During the course of the novel, Kathy spends a great deal of her time reminiscing about the past. She feels nostalgic about the time she spent in Hailsham and, on the whole, has only fond memories of the years she lived there,
I can remember us back in the Juniors, pleading with guardians to hold the next lesson in the pavilion instead of the usual room.
When she is a carer Kathy gets to speak to many donors and one of them complains to her about their memories fading rather quickly. Kathy however disagrees with this, commenting,
The memories I value most, I don’t see them ever fading. I lost Ruth, then I lost Tommy, but I won’t lose my memories of them. This is the reason why Kathy’s memories of the past are so important to her and why the majority of the novel is told in flashback.
By the time Kathy is in her thirties, she has lost everyone and everything that has ever been of any importance; Hailsham School has closed and both Ruth and Tommy have completed. All Kathy has left are her memories. Looking back with nostalgia to the past is all Kathy can do in order to comfort herself. Everything that has ever meant anything to Kathy now exists entirely in her head; her memories are her only link to the past and are therefore extremely precious to her. It is for this reason that the reader finds out very little about Kathy’s present life. Even when she is describing her life as it presently is, she quickly begins recalling the past.
In Never Let Me Go Kazuo Ishiguro shows the theme of nostalgia through:
Throughout Kathy’s narration it becomes obvious that whatever she does and wherever she is, aspects of her past are constantly on Kathy’s mind.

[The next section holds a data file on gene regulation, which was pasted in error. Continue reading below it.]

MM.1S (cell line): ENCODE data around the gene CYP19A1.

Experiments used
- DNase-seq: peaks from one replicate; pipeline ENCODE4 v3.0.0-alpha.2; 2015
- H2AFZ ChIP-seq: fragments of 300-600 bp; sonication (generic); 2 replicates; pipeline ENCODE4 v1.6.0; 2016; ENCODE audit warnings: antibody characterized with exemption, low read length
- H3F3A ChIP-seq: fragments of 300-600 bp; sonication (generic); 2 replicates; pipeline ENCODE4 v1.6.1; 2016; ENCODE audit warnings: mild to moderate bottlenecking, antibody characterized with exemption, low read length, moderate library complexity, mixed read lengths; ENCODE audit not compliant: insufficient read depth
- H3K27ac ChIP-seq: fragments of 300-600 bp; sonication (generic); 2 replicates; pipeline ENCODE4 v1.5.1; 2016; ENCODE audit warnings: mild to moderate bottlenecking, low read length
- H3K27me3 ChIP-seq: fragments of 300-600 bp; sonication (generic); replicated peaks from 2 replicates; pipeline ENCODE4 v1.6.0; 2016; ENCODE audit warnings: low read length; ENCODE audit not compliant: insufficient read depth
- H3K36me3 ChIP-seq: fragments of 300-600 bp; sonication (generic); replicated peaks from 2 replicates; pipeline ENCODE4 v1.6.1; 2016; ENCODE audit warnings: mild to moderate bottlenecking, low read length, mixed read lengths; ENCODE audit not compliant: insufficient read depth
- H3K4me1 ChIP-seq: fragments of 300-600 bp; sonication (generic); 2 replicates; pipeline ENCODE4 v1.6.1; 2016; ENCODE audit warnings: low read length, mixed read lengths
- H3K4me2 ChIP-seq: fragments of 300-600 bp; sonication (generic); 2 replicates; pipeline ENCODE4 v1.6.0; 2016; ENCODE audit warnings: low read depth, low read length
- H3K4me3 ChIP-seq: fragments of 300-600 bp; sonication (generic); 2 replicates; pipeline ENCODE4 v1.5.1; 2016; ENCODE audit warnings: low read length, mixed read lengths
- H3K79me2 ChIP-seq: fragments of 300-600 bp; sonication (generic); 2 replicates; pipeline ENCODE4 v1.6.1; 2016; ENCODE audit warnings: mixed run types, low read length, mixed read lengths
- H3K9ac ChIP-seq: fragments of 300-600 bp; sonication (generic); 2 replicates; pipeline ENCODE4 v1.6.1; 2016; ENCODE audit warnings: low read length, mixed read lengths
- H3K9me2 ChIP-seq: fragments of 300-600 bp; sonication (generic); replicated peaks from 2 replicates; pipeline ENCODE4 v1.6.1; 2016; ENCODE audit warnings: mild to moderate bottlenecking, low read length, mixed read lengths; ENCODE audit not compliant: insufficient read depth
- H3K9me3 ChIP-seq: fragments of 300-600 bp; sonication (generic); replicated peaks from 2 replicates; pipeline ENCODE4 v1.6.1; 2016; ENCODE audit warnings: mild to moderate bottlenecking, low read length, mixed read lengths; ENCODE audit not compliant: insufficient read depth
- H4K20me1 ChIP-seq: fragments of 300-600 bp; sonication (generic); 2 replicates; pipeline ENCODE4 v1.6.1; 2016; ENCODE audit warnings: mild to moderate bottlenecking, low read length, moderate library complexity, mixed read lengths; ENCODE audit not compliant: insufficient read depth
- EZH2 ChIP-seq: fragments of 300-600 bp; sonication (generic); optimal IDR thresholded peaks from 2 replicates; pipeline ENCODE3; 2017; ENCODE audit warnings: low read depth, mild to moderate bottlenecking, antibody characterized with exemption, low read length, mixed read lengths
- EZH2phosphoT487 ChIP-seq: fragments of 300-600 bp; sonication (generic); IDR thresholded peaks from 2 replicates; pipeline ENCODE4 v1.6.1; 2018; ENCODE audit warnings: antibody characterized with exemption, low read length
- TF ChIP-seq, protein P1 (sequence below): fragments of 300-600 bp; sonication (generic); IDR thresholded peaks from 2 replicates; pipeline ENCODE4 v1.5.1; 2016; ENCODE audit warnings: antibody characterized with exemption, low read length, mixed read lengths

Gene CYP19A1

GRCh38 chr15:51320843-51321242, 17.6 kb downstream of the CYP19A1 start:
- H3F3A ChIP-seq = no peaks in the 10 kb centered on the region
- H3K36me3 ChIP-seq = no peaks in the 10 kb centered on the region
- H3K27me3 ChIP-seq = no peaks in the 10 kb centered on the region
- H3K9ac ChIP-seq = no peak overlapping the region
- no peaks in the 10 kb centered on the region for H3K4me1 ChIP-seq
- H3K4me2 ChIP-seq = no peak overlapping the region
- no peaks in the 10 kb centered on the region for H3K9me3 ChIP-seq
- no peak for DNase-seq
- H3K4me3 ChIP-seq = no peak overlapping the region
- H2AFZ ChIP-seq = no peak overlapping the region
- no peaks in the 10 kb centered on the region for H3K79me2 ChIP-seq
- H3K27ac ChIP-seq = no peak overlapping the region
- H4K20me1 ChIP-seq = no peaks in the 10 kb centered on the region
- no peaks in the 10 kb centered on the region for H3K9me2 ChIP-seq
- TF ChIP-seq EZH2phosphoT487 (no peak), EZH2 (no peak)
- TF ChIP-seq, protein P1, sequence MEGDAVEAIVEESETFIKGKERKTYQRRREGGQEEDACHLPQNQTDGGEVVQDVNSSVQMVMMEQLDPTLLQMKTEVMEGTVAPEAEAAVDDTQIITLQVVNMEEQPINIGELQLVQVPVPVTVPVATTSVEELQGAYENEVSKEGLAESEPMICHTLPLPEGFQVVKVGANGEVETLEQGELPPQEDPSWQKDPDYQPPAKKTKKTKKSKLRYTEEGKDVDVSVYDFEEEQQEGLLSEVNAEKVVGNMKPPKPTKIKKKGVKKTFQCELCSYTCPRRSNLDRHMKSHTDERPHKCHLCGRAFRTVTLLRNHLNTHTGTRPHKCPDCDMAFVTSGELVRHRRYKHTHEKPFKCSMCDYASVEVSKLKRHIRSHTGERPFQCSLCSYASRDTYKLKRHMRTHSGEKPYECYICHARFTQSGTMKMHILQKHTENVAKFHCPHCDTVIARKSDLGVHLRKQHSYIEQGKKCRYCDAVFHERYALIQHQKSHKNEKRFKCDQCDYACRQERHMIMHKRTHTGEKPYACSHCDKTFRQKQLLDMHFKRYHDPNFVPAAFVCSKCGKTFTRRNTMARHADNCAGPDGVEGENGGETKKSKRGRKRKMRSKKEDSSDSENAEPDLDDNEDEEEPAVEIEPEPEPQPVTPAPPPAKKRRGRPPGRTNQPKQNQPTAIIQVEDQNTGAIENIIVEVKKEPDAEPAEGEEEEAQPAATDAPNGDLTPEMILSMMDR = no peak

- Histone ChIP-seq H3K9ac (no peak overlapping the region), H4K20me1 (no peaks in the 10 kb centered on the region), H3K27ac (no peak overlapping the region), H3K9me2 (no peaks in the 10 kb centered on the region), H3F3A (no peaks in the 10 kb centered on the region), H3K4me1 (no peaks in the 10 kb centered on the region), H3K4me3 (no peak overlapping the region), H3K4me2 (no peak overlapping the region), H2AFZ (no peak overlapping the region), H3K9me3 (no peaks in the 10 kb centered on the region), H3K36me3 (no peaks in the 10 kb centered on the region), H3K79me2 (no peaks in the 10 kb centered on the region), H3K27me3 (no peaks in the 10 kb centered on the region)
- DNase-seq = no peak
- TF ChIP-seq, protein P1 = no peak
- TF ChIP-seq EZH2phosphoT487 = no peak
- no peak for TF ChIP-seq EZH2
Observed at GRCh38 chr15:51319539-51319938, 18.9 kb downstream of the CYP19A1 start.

Driving around the country now, I still see things that will remind me of Hailsham. I might pass the corner of a misty field or see part of a large house in the distance as I come down the side of a valley…
Even when Kathy is driving from one recovery centre to another, she cannot help but recall the past. Here, for example, she tries to find what remains of Hailsham as she journeys through the countryside. It is as if thoughts of her past fill every moment of Kathy’s life.
Kathy admits that there have been times when she has wondered if she should try to leave her past behind in order to focus on the present.
There have been times over the years when I’ve tried to leave Hailsham behind; when I’ve told myself I shouldn’t look back so much. But then there came a point when I stopped resisting.
Kathy finds it comforting to remember the past so she realises there is no point in resisting the urge to be nostalgic about it. Everyone she has ever cared for has died; reminiscing about Tommy and Ruth is the only way to keep them alive in her memory. Also, as a clone, she has a limited future. There is little point in Kathy making plans for a life she will never have. Therefore, the past is a safe haven and something that cannot be taken away from her.